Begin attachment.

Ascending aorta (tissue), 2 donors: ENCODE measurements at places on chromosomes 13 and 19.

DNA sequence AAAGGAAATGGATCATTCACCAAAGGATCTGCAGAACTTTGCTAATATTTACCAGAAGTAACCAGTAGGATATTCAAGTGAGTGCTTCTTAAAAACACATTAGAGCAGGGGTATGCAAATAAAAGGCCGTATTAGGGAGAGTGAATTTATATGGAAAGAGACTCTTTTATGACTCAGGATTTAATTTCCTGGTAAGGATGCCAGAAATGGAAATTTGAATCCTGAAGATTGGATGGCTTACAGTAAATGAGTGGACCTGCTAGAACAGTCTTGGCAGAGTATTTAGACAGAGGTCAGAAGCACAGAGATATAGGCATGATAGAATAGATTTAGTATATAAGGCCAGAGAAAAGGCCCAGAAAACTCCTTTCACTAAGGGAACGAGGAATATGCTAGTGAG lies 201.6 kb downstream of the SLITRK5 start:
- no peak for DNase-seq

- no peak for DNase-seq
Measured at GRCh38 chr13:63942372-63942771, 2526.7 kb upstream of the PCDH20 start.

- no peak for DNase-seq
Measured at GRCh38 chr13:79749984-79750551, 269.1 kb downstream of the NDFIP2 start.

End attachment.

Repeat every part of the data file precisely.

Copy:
Ascending aorta (tissue), 2 donors: ENCODE measurements at places on chromosomes 13 and 19.

DNA sequence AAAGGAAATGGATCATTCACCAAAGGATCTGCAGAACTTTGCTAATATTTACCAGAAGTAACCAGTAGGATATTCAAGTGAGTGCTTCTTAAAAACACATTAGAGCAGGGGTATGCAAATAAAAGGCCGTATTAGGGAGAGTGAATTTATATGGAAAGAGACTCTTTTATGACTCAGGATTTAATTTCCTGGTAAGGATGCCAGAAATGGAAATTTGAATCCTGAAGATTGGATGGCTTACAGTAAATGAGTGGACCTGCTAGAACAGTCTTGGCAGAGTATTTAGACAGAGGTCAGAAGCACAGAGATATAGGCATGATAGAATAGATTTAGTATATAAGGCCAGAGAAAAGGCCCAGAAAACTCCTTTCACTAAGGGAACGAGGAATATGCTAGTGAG lies 201.6 kb downstream of the SLITRK5 start:
- no peak for DNase-seq

- no peak for DNase-seq
Measured at GRCh38 chr13:63942372-63942771, 2526.7 kb upstream of the PCDH20 start.

- no peak for DNase-seq
Measured at GRCh38 chr13:79749984-79750551, 269.1 kb downstream of the NDFIP2 start.